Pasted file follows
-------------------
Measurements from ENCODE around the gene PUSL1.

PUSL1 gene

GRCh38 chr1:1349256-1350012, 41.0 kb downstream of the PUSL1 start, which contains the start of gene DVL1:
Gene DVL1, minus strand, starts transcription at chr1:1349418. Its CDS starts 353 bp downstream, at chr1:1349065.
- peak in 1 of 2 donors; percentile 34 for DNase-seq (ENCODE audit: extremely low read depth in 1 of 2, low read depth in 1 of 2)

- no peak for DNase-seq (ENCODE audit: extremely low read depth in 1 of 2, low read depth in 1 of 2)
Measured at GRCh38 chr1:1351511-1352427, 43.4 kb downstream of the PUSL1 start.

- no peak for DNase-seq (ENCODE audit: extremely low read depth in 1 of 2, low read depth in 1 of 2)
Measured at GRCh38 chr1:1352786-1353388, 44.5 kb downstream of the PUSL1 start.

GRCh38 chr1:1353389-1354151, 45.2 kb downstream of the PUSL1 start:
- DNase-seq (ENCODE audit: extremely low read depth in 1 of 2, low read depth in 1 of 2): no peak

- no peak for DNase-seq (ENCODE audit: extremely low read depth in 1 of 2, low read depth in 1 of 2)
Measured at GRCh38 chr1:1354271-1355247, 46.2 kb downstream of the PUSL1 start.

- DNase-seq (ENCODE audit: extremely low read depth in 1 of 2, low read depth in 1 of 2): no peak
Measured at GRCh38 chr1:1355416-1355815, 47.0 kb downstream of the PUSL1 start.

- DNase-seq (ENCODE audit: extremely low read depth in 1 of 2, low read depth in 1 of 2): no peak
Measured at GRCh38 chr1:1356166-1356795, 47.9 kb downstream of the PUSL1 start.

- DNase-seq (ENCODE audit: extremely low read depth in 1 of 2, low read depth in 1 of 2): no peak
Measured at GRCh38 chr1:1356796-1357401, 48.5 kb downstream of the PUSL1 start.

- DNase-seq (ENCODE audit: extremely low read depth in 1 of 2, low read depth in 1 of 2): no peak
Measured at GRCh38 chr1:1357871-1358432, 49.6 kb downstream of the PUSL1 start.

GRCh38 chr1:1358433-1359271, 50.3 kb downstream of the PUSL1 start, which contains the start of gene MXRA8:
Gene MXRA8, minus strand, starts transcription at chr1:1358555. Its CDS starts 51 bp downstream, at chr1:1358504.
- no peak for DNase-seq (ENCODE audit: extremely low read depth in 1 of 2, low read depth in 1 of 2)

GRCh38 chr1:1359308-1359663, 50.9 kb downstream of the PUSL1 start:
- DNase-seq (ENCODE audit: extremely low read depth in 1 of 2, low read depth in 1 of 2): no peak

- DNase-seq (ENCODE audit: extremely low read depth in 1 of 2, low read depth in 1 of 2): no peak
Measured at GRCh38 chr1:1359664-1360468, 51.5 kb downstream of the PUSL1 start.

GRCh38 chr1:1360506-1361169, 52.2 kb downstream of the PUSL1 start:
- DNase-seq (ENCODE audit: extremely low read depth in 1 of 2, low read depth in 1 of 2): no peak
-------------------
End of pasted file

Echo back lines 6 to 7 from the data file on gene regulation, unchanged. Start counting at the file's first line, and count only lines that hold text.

- no peak for DNase-seq (ENCODE audit: extremely low read depth in 1 of 2, low read depth in 1 of 2)
Measured at GRCh38 chr1:1351511-1352427, 43.4 kb downstream of the PUSL1 start.